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Unfriendly airport employees in Vietnam discourage int’l tourists’ return

Unfriendly airport employees in Vietnam discourage int’l tourists’ return

Thursday, December 22, 2022, 09:16 GMT+7
Unfriendly airport employees in Vietnam discourage int’l tourists’ return
Passengers at the security check area of Tan Son Nhat International Airport in Ho Chi Minh City. Photo: Quang Dinh / Tuoi Tre

In addition to Vietnam’s unfavorable visa policies, the cleanliness (or lack thereof) of airports and the unfriendly attitude of airport employees have discouraged international tourists from returning to the country, according to Tuoi Tre (Youth) newspaper readers.

Many readers have complained about the inhospitable attitudes of airport staff in the Southeast Asian nation’s airports. 

According to reader Khanh Dao, customs officers at local airports are unfriendly, bad-tempered, and rarely smile.

“I feel terrible at airports. I can imagine how foreign travelers who come to our country for the first time feel," she commented.

“Whenever I visit Thailand, it takes me only five minutes to complete procedures, and the customs and security employees there are very polite.

“I am Vietnamese, but honestly, I also feel upset by the security employees at domestic airports.”

Similarly, reader Le Thi Ca suggested that “local management agencies re-train all employees at airports, seaports, and tourist sites so that they will smile at passengers.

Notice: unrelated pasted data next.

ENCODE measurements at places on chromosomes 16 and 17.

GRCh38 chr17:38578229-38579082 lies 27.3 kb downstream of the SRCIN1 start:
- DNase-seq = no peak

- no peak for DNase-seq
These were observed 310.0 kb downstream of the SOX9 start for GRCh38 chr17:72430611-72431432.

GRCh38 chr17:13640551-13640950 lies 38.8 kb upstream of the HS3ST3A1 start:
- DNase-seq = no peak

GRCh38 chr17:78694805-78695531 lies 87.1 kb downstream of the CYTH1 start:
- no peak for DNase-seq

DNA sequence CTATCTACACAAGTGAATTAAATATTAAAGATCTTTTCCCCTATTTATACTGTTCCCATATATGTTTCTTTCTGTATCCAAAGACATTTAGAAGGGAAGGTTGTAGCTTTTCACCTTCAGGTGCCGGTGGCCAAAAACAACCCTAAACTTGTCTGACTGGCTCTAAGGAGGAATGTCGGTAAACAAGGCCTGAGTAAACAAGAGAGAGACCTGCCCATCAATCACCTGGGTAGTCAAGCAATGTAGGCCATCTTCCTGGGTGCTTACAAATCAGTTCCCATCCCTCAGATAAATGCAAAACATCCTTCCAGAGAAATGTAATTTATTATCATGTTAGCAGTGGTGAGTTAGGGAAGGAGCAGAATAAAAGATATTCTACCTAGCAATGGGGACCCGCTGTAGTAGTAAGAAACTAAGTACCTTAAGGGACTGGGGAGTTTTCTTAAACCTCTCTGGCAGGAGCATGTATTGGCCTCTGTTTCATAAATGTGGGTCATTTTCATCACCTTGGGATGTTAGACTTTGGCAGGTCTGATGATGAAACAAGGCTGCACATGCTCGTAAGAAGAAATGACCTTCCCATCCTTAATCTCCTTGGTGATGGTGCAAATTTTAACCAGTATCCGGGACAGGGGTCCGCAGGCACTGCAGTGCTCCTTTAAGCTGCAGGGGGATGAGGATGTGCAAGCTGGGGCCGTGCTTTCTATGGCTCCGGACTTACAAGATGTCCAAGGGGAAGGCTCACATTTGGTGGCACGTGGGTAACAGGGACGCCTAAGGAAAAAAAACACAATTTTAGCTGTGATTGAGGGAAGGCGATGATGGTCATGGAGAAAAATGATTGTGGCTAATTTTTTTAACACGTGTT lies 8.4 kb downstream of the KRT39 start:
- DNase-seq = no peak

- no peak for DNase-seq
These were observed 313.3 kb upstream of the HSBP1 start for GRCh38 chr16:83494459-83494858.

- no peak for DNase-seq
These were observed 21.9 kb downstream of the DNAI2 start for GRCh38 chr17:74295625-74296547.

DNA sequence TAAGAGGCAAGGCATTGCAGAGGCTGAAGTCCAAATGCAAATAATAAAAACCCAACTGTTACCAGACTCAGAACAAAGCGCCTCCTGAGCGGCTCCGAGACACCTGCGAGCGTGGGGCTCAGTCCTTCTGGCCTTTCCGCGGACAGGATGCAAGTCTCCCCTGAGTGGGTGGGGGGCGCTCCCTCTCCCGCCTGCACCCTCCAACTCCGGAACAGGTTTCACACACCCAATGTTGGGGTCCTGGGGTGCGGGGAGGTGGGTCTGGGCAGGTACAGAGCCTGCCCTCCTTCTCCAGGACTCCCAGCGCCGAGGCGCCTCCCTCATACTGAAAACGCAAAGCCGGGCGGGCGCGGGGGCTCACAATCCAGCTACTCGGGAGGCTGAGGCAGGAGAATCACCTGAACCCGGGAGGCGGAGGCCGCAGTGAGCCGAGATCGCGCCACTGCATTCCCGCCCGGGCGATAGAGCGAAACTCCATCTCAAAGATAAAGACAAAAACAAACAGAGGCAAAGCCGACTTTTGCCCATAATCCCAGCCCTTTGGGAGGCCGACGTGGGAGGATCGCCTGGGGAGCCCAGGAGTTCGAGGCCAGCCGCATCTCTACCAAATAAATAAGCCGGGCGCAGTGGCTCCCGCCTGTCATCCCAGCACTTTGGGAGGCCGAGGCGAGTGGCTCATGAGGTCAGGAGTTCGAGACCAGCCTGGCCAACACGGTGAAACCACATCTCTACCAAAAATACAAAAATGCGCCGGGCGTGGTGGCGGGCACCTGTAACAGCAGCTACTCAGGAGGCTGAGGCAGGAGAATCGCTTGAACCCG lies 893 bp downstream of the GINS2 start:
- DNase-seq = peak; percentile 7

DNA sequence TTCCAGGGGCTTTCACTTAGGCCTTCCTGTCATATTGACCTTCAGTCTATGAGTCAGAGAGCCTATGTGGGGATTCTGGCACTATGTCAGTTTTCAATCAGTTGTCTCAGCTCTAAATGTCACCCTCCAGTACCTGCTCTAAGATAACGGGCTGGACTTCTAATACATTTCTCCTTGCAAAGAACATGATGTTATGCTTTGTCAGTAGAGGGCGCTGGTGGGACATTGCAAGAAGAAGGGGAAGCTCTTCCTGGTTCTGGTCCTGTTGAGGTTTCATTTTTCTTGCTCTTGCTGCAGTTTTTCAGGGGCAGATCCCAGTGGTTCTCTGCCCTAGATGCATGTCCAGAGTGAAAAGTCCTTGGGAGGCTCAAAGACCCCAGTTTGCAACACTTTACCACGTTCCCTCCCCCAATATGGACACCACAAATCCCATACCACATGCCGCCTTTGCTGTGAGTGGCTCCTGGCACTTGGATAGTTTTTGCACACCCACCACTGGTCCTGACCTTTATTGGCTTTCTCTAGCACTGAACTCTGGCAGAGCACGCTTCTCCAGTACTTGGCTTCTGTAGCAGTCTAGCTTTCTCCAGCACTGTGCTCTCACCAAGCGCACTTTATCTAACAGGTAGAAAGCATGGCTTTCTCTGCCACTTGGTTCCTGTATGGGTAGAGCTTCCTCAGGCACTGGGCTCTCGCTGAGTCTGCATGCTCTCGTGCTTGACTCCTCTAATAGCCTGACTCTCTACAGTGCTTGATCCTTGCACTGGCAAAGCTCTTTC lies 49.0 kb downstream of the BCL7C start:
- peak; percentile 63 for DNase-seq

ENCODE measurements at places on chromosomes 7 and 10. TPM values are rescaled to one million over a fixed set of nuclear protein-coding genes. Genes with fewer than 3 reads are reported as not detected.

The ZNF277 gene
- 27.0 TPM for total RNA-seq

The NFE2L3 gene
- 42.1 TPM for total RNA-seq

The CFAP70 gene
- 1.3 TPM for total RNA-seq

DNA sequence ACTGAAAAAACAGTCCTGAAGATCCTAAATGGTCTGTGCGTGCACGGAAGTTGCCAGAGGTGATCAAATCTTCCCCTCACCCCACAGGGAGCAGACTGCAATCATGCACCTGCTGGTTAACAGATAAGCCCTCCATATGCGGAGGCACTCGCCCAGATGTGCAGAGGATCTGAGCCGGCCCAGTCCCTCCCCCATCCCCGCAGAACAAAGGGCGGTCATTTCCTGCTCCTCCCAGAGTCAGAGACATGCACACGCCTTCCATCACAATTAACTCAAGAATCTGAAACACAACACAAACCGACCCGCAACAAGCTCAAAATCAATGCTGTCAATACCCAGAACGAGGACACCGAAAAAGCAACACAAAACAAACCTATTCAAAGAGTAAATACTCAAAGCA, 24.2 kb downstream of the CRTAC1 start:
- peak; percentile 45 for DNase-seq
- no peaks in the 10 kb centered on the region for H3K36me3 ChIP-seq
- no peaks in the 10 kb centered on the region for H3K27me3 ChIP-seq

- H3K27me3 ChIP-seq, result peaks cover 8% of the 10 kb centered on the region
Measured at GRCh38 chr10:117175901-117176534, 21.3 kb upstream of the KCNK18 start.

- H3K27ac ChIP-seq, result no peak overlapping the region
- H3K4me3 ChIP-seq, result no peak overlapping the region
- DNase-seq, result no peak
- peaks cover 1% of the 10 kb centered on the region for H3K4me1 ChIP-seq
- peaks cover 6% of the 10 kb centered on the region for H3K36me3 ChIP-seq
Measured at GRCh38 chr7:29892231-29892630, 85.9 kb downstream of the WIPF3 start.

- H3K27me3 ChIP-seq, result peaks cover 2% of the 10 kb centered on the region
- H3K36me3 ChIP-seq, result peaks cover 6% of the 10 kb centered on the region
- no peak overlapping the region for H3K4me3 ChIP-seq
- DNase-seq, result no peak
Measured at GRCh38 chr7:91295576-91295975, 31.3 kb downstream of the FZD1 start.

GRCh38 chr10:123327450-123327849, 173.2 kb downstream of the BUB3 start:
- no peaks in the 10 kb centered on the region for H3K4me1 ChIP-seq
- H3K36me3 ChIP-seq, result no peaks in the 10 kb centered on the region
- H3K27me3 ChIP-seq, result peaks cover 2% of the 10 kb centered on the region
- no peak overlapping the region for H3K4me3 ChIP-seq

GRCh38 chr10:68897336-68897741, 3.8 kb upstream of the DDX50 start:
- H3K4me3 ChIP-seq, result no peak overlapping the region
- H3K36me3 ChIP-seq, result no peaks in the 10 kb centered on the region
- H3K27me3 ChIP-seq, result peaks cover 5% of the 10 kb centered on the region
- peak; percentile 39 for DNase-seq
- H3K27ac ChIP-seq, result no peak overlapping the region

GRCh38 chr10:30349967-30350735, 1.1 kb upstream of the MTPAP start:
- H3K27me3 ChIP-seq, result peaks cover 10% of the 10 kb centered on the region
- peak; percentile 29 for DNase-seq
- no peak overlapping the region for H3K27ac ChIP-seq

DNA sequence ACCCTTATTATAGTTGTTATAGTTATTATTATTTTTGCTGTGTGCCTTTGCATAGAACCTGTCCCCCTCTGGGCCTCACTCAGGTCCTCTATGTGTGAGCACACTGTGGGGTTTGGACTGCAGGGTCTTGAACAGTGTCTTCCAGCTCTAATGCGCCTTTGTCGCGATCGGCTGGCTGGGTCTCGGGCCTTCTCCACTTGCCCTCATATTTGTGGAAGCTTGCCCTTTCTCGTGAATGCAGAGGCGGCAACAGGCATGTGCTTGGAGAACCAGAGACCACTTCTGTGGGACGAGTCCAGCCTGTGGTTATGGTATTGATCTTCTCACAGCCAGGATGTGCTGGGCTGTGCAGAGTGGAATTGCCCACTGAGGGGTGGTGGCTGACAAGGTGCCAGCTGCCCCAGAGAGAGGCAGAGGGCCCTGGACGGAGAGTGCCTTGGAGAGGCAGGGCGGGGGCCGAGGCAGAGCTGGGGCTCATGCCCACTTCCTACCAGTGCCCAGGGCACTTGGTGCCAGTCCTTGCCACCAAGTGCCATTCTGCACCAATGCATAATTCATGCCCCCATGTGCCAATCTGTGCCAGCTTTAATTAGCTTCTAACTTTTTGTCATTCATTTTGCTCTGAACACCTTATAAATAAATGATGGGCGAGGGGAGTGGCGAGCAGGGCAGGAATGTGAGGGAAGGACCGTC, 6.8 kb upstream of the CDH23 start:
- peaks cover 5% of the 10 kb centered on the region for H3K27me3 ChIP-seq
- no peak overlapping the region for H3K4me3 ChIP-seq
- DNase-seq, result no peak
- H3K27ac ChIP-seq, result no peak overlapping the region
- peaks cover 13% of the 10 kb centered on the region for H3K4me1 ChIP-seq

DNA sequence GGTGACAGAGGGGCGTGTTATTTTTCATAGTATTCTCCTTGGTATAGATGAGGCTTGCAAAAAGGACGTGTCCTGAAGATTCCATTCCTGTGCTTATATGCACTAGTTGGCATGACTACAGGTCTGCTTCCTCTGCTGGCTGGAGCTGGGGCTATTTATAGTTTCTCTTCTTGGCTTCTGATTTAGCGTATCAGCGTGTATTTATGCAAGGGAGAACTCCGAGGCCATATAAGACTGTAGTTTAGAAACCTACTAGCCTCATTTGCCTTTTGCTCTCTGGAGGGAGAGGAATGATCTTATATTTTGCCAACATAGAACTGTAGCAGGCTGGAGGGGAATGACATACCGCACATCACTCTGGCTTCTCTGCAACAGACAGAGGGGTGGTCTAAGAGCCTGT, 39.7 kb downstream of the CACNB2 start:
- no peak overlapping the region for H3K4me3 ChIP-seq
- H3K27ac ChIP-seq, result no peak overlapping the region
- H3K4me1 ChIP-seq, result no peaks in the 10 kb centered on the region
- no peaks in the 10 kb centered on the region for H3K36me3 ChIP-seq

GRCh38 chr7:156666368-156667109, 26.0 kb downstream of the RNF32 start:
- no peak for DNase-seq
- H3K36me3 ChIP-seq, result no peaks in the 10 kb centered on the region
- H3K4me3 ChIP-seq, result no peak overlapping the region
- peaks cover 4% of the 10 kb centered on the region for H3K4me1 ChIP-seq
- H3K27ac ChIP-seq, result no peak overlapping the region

“They should also ensure that toilets are clean. It's a small thing, but it’s important.” 

Many other readers shared Ca’s sentiments, with the general consensus being that increased hospitality will inspire guests to make repeat visits to Vietnam.

“I get really annoyed and upset when I arrive at Tan Son Nhat or Noi Bai International Airports, or other domestic airports. All the employees are emotionless, high-handed, and rude,” said reader Pham Thiet Hung.

Passengers complete procedures to travel abroad at Tan Son Nhat International Airport in Ho Chi Minh City. Photo: Ngoc Tho / Tuoi Tre

Passengers complete procedures to travel abroad at Tan Son Nhat International Airport in Ho Chi Minh City. Photo: Ngoc Tho / Tuoi Tre

How does Vietnam compare to others?

Reader Nguyen Duc shared that, several years ago, he flew to the U.S. and transited at Narita International Airport in Japan for three hours.

“While I was wandering the airport, all the employees there, from cleaners to security employees, said ‘hello’ and ‘thank you’ to me," Duc recounted.

“Before boarding, the entire aircrew and security staff stood in a line, bowed, and said thank you to all passengers. It impressed me a lot.” 

Meanwhile, reader Tuan Tran shared that his experience in Vietnam’s airports has been far from hospitable.

“I witnessed a situation in which a member of a group of Asian travelers forgot his boarding pass but an immigration officer at Tan Son Nhat International Airport told them to ‘get out of here’ without any instruction or support," Tran recalled.

Meanwhile, reader Erik criticized the computer systems used at Vietnamese airports, saying they are old and slow. 

Particularly, the data retrieval process for customs procedures is time-consuming, not to mention automatic as it is in other countries. 

“Airport staff attitudes need no comment. Most of them behave badly in the eyes of Vietnamese people, let alone foreigners," Erik remarked.

“Their ability to deal with issues, which are different depending on their role, is bad as well."